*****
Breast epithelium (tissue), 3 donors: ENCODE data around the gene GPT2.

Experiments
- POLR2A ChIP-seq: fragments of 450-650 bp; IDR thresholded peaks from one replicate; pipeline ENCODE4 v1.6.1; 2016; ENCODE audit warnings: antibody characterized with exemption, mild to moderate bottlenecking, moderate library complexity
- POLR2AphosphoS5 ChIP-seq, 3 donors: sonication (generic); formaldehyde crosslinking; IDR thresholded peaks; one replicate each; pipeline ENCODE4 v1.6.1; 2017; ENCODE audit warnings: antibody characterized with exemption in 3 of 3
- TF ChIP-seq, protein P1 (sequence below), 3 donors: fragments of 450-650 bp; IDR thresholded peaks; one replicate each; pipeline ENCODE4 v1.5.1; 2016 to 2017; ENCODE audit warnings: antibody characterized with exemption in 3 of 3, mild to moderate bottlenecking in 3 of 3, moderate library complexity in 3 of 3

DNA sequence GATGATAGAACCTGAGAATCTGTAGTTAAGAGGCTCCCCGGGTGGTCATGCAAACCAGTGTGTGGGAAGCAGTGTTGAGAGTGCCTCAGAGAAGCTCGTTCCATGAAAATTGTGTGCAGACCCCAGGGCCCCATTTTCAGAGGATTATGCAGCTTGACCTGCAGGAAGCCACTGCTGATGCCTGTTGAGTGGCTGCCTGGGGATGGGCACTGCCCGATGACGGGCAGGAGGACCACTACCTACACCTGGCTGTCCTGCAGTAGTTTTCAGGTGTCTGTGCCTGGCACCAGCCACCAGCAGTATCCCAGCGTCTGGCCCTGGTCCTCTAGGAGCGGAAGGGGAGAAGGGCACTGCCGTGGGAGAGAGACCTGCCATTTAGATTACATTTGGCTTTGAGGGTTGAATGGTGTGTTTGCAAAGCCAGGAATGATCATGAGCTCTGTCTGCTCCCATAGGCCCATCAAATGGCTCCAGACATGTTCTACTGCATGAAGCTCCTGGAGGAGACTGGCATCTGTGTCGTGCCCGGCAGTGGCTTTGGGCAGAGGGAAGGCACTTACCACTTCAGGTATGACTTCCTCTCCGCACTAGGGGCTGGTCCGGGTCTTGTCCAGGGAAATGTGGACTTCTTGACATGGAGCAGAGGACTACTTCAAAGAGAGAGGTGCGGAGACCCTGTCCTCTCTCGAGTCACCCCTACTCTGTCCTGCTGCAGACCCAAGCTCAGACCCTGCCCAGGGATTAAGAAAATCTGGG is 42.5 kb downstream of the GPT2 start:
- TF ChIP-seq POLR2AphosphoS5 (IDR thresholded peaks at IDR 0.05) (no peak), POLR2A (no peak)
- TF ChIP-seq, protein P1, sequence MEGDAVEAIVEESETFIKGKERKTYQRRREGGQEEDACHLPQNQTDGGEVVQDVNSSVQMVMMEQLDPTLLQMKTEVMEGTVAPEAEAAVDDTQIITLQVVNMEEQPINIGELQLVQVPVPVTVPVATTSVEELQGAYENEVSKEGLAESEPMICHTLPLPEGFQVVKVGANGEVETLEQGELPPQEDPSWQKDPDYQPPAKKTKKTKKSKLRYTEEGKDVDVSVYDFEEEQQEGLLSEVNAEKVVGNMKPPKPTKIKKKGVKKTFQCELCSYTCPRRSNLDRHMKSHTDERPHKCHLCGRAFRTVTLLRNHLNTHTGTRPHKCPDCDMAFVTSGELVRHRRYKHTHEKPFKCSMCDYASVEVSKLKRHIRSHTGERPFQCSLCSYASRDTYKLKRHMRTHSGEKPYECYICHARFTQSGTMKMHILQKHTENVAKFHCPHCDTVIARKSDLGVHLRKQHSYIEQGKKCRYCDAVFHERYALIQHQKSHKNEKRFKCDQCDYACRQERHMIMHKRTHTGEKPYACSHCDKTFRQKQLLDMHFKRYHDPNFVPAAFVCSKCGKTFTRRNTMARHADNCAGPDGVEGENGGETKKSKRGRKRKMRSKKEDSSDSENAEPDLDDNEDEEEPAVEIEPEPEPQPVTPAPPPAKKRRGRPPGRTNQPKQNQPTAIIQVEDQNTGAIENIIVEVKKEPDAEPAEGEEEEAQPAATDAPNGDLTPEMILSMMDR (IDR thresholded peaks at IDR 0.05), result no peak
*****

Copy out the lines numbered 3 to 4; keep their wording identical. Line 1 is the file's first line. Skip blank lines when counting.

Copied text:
- POLR2A ChIP-seq: fragments of 450-650 bp; IDR thresholded peaks from one replicate; pipeline ENCODE4 v1.6.1; 2016; ENCODE audit warnings: antibody characterized with exemption, mild to moderate bottlenecking, moderate library complexity
- POLR2AphosphoS5 ChIP-seq, 3 donors: sonication (generic); formaldehyde crosslinking; IDR thresholded peaks; one replicate each; pipeline ENCODE4 v1.6.1; 2017; ENCODE audit warnings: antibody characterized with exemption in 3 of 3